Take a deep breath and count to ten.
It’s not always what doctors or medical professional have to say it’s how they say it. The hardest medical news to hear, is definitely made easier by the fact that the person giving the bad news is really thinking about every word they say and how they say it.
In my experience it’s the other appointments involving the smaller things, the check ups, the “sorry there is no change” and worse of all the “we can’t find anything wrong “ (despite your horrendous symptoms)appointments that have been the hardest to bear.
Back when I was in my late teens early twenties, these where the appointment that sent me spiraling into despair, anger, unbearable frustration and hopelessness. The way in which a doctor had communicated with me and how I responded was always the defining factor of whether an appointment had gone well or not, regardless of what had been discussed.
It was this that would take days to shrug off and created so much stress for me when having to attend appointments.
NHS doesn’t get the credit or the resources it needs.
Now before I go any further on this topic I would like to make it absolutely clear I am the biggest fan of our NHS and of the brilliant work that goes on. Within a system that is over stretched, under funded and doesn’t have the amount of staff to truly meet the need of the amount of patients. I am fully supportive of Junior doctor and the nurses that are fighting for their employment rights, patient safety, higher wages, better working hours, conditions and generally more sleep.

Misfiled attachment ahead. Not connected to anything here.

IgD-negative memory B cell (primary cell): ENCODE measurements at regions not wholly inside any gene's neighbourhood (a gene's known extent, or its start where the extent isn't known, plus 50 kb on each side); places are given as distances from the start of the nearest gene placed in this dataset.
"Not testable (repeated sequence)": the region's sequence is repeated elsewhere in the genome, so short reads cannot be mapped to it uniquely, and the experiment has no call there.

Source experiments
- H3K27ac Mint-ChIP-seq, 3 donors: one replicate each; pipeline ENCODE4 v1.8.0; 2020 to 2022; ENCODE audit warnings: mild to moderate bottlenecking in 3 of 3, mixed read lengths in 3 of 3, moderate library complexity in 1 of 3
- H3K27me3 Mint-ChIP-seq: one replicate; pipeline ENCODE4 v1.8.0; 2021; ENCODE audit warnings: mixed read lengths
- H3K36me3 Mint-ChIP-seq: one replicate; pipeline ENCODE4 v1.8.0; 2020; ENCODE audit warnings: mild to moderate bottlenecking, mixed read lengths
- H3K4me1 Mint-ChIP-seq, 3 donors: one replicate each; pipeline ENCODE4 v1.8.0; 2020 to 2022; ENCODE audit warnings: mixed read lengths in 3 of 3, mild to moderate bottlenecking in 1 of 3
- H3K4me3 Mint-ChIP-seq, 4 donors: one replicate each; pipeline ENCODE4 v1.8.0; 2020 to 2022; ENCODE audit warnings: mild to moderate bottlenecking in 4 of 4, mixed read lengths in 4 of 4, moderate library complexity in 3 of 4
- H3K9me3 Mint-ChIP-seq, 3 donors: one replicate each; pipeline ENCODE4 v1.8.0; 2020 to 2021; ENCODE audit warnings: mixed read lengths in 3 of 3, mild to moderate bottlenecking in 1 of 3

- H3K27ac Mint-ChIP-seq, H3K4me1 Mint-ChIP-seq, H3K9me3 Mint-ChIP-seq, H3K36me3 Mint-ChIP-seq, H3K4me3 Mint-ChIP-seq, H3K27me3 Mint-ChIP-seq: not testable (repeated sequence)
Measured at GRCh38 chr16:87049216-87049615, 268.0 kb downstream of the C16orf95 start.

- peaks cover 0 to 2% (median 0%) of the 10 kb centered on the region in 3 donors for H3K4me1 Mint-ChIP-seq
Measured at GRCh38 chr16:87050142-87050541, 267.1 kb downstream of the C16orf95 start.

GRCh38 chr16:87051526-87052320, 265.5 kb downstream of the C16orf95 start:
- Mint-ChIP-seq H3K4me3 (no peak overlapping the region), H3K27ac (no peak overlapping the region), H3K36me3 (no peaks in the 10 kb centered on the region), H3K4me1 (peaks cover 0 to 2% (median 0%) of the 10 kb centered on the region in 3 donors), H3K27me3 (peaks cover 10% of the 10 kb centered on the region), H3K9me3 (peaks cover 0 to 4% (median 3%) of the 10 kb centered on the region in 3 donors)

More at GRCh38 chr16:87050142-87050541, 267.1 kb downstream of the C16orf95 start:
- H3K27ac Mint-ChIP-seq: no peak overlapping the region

They have to dedicated their life to the NHS and in return they are being slogged, over worked, under paid and under valued.
It is this system I blame for my negative experiences, during umpteen appointments, in different departments and different hospitals. Not the individual receptionist, nurse, doctor, registrar or consultant whose attitudes and approach, have in the past have sent me crazy and into the darkest of places, pushing me to respond in unhelpful and sometimes blunt rude ways.
Communicating with a god complex
I am talking about this topic today as I attended an outpatient appointment in cardiology this week. A check up, to see if the pesky clots squatting on my repaired heart valve have gone. I knew it was unlikely as all attempts to thin my blood so far have failed. Long story short they are still there. But finding this out involved meeting an exhausted registrar who questioned everything I told him, presuming I had the information wrong until he verified it on his computer screen.